Darius V. Echeverría earned his doctorate and an M.A. in American History from Temple University. He also holds a B.A. magna cum laude in History from Rutgers University. As a Lecturer in both Columbia’s Department of History and the Center for the Study of Ethnicity and Race (CSER), he specializes in Latinx Studies, Mexican American History, Political History, Social Movements, and Sport and Society. He currently leads the Senior Project Seminar for CSER, which is designed to develop and hone the skills necessary to complete an advanced senior academic project. In addition to his teaching responsibilities at Columbia, he serves as an undergraduate academic dean for Columbia College and The Fu Foundation School of Engineering and Applied Science and Lecturer II faculty member for the Department of History and the Department of Latino and Caribbean Studies at Rutgers University.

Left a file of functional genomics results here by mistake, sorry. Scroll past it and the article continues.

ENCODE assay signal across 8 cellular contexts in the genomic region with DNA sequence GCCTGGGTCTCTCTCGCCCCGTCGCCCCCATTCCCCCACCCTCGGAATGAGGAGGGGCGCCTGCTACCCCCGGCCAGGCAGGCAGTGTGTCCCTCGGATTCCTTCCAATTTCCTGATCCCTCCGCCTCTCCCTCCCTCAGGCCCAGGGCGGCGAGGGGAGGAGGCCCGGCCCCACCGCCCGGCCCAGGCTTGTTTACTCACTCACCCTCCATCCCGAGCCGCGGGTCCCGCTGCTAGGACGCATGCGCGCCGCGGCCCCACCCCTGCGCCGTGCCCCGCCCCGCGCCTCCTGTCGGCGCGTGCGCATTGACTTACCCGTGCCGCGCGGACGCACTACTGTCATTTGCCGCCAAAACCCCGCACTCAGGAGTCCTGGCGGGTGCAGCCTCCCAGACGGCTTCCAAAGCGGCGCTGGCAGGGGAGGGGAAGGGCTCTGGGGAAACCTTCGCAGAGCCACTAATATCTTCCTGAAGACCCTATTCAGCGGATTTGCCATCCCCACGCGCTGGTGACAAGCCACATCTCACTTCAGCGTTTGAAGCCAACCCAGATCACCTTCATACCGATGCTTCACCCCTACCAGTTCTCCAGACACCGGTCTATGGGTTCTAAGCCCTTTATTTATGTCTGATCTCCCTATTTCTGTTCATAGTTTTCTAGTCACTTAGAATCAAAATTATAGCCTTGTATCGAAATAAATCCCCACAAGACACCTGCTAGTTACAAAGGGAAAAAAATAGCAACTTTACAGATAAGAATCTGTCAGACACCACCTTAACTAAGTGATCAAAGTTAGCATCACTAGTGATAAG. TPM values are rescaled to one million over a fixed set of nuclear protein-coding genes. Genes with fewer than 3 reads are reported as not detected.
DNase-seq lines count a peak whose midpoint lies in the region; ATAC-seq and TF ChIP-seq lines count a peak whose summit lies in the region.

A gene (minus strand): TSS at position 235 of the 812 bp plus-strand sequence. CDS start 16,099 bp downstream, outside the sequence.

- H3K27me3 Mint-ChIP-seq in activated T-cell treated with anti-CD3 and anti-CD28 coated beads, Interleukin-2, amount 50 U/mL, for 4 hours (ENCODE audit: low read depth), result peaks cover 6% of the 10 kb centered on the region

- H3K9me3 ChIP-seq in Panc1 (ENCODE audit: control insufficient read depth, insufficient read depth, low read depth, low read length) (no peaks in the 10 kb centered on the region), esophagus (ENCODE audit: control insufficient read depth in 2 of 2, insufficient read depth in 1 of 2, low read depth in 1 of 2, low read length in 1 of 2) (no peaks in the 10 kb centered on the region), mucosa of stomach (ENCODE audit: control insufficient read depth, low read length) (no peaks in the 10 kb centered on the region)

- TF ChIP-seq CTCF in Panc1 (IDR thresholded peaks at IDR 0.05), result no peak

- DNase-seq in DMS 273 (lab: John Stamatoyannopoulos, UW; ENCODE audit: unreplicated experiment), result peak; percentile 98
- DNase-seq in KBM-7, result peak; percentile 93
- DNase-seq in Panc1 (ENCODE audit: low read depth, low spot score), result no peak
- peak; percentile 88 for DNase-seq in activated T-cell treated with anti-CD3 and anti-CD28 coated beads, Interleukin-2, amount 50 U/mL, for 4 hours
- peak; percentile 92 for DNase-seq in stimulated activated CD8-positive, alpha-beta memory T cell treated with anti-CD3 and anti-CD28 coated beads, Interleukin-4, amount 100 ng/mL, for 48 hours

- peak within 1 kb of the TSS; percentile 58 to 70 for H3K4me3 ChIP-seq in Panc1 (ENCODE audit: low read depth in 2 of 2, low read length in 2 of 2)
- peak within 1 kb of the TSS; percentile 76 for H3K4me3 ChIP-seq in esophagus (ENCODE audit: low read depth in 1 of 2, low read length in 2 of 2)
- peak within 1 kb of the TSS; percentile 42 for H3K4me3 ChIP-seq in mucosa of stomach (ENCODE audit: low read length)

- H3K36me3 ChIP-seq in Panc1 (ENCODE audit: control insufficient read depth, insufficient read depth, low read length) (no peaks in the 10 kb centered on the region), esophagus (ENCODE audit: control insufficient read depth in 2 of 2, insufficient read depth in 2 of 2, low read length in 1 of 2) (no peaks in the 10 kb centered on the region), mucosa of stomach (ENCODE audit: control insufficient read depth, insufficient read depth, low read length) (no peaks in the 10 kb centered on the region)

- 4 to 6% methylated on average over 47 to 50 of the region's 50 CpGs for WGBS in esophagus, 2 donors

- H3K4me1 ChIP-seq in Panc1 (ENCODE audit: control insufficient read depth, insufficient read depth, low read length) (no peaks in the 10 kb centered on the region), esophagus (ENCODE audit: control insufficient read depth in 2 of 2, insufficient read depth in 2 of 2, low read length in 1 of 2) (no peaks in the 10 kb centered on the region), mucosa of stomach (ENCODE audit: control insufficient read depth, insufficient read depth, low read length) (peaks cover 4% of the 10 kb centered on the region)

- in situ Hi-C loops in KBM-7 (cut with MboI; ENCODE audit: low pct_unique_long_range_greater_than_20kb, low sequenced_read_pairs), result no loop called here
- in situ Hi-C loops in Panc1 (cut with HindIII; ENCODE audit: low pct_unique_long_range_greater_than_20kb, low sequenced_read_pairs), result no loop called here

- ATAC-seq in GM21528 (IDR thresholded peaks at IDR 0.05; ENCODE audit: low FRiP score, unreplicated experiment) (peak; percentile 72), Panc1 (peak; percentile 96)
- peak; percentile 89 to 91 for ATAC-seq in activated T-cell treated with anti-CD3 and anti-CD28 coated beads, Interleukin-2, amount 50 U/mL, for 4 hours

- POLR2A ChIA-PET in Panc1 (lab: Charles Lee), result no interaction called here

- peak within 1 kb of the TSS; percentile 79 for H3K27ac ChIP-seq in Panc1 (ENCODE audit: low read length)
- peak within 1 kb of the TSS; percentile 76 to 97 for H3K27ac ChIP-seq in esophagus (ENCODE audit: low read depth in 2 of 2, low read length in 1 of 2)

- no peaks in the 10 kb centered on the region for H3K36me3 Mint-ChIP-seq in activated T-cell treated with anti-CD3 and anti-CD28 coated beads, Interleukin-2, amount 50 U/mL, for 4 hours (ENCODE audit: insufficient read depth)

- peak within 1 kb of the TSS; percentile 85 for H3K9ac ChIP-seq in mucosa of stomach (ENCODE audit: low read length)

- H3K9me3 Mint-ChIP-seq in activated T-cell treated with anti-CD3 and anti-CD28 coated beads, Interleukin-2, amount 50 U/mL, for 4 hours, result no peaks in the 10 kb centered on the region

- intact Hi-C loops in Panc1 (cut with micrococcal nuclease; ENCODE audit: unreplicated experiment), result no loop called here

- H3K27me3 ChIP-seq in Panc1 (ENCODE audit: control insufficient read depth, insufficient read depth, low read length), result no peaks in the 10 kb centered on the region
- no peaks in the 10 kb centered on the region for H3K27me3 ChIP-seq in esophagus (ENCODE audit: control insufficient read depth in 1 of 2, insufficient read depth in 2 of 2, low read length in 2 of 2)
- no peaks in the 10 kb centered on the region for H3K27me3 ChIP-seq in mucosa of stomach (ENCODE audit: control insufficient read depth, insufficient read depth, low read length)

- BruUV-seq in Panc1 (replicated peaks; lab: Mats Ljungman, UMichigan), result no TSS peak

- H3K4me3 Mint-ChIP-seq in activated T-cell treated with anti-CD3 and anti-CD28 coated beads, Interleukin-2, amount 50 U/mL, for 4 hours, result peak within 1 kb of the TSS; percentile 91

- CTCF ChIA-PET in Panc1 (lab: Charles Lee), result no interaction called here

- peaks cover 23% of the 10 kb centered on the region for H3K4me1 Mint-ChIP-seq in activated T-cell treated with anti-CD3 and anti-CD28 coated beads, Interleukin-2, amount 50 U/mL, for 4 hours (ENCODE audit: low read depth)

As a historian, his teaching, scholarship, and public engagement focus on inequality and social policy; cycles of agency related to constitutional rights; the American Presidency in historical perspective; the conjunction of film and television history; baseball studies; and the formation of racial, ethnic, class, national, and transnational identities. He is the author of Aztlán Arizona (University of Arizona Press, 2014), a history of the Chicano Movement in Arizona during the 1960s and 1970s. He has held his appointment at Columbia University since 2013.